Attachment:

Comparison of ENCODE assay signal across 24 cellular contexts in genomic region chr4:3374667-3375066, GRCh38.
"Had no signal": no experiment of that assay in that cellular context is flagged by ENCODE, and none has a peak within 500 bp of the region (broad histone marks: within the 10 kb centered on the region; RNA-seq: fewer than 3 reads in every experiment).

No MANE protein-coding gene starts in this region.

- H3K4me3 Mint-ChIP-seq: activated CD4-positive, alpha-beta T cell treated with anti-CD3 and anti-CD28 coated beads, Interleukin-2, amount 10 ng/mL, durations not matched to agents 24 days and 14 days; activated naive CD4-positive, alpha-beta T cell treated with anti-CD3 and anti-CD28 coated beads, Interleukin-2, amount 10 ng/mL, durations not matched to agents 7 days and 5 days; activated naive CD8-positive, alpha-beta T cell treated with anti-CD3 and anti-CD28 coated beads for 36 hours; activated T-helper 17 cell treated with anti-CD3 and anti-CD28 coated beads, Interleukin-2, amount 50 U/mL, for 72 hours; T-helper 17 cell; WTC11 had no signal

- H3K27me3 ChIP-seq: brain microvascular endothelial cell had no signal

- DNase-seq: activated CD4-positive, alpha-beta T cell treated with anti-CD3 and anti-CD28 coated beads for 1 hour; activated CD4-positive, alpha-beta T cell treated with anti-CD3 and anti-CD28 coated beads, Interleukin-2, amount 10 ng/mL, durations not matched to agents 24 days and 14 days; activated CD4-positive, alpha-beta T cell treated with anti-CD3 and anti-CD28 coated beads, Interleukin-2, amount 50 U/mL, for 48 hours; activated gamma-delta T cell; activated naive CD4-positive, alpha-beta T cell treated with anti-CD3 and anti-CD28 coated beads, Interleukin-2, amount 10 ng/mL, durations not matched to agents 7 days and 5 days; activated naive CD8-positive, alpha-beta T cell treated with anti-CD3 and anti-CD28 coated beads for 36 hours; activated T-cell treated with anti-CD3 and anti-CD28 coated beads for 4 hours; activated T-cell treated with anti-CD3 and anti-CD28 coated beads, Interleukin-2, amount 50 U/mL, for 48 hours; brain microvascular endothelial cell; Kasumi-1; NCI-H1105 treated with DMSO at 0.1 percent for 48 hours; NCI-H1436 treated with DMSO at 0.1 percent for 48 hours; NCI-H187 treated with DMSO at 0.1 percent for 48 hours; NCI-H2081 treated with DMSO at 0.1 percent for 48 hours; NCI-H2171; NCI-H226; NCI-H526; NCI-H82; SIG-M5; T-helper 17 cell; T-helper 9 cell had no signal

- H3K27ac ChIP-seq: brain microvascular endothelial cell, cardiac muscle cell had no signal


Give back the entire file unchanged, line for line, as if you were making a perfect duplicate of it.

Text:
Comparison of ENCODE assay signal across 24 cellular contexts in genomic region chr4:3374667-3375066, GRCh38.
"Had no signal": no experiment of that assay in that cellular context is flagged by ENCODE, and none has a peak within 500 bp of the region (broad histone marks: within the 10 kb centered on the region; RNA-seq: fewer than 3 reads in every experiment).

No MANE protein-coding gene starts in this region.

- H3K4me3 Mint-ChIP-seq: activated CD4-positive, alpha-beta T cell treated with anti-CD3 and anti-CD28 coated beads, Interleukin-2, amount 10 ng/mL, durations not matched to agents 24 days and 14 days; activated naive CD4-positive, alpha-beta T cell treated with anti-CD3 and anti-CD28 coated beads, Interleukin-2, amount 10 ng/mL, durations not matched to agents 7 days and 5 days; activated naive CD8-positive, alpha-beta T cell treated with anti-CD3 and anti-CD28 coated beads for 36 hours; activated T-helper 17 cell treated with anti-CD3 and anti-CD28 coated beads, Interleukin-2, amount 50 U/mL, for 72 hours; T-helper 17 cell; WTC11 had no signal

- H3K27me3 ChIP-seq: brain microvascular endothelial cell had no signal

- DNase-seq: activated CD4-positive, alpha-beta T cell treated with anti-CD3 and anti-CD28 coated beads for 1 hour; activated CD4-positive, alpha-beta T cell treated with anti-CD3 and anti-CD28 coated beads, Interleukin-2, amount 10 ng/mL, durations not matched to agents 24 days and 14 days; activated CD4-positive, alpha-beta T cell treated with anti-CD3 and anti-CD28 coated beads, Interleukin-2, amount 50 U/mL, for 48 hours; activated gamma-delta T cell; activated naive CD4-positive, alpha-beta T cell treated with anti-CD3 and anti-CD28 coated beads, Interleukin-2, amount 10 ng/mL, durations not matched to agents 7 days and 5 days; activated naive CD8-positive, alpha-beta T cell treated with anti-CD3 and anti-CD28 coated beads for 36 hours; activated T-cell treated with anti-CD3 and anti-CD28 coated beads for 4 hours; activated T-cell treated with anti-CD3 and anti-CD28 coated beads, Interleukin-2, amount 50 U/mL, for 48 hours; brain microvascular endothelial cell; Kasumi-1; NCI-H1105 treated with DMSO at 0.1 percent for 48 hours; NCI-H1436 treated with DMSO at 0.1 percent for 48 hours; NCI-H187 treated with DMSO at 0.1 percent for 48 hours; NCI-H2081 treated with DMSO at 0.1 percent for 48 hours; NCI-H2171; NCI-H226; NCI-H526; NCI-H82; SIG-M5; T-helper 17 cell; T-helper 9 cell had no signal

- H3K27ac ChIP-seq: brain microvascular endothelial cell, cardiac muscle cell had no signal